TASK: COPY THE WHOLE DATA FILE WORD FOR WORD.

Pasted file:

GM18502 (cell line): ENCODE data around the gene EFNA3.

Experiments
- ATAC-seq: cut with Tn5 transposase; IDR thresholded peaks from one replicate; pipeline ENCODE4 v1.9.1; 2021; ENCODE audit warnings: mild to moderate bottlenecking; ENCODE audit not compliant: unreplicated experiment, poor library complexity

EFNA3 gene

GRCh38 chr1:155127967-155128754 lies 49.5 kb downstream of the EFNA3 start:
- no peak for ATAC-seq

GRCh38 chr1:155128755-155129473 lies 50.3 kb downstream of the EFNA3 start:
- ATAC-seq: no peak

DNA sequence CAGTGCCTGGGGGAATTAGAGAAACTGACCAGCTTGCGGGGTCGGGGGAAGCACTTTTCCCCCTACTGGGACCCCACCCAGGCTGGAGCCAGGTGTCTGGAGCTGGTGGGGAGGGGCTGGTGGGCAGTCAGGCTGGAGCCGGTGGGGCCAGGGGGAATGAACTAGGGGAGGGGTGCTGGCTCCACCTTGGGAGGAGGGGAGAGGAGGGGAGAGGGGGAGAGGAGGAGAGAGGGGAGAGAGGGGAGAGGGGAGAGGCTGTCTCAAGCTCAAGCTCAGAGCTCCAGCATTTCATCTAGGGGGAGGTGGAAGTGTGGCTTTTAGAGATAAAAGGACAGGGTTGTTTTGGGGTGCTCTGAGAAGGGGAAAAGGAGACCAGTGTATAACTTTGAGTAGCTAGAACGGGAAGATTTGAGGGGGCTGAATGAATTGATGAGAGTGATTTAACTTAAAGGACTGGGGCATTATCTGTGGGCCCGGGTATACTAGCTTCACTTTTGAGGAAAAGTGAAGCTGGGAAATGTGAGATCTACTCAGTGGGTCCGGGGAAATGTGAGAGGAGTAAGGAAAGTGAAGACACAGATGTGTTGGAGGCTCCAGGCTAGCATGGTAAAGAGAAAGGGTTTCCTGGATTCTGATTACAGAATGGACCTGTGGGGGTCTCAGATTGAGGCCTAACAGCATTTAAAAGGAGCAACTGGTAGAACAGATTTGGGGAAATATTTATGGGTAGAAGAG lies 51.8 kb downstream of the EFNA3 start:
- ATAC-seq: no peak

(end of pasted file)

GM18502 (cell line): ENCODE data around the gene EFNA3.

Experiments
- ATAC-seq: cut with Tn5 transposase; IDR thresholded peaks from one replicate; pipeline ENCODE4 v1.9.1; 2021; ENCODE audit warnings: mild to moderate bottlenecking; ENCODE audit not compliant: unreplicated experiment, poor library complexity

EFNA3 gene

GRCh38 chr1:155127967-155128754 lies 49.5 kb downstream of the EFNA3 start:
- no peak for ATAC-seq

GRCh38 chr1:155128755-155129473 lies 50.3 kb downstream of the EFNA3 start:
- ATAC-seq: no peak

DNA sequence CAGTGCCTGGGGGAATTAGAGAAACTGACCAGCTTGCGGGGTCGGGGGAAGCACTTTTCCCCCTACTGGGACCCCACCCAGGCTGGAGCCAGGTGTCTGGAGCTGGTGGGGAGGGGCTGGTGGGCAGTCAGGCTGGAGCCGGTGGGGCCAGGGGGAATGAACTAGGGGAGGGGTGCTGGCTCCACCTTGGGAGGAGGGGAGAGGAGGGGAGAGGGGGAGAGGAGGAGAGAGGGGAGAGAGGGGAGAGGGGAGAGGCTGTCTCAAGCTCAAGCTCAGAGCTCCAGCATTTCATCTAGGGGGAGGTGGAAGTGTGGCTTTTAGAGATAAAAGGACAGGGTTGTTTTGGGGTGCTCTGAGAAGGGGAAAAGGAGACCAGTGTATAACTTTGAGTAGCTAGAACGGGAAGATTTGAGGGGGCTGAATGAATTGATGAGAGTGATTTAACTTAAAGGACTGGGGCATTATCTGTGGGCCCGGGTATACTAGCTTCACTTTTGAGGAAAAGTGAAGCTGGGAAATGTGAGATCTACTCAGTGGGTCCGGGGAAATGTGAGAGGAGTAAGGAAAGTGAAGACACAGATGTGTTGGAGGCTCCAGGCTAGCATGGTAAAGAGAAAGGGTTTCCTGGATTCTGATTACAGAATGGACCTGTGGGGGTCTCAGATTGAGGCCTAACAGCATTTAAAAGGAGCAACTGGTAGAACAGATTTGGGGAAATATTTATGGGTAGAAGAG lies 51.8 kb downstream of the EFNA3 start:
- ATAC-seq: no peak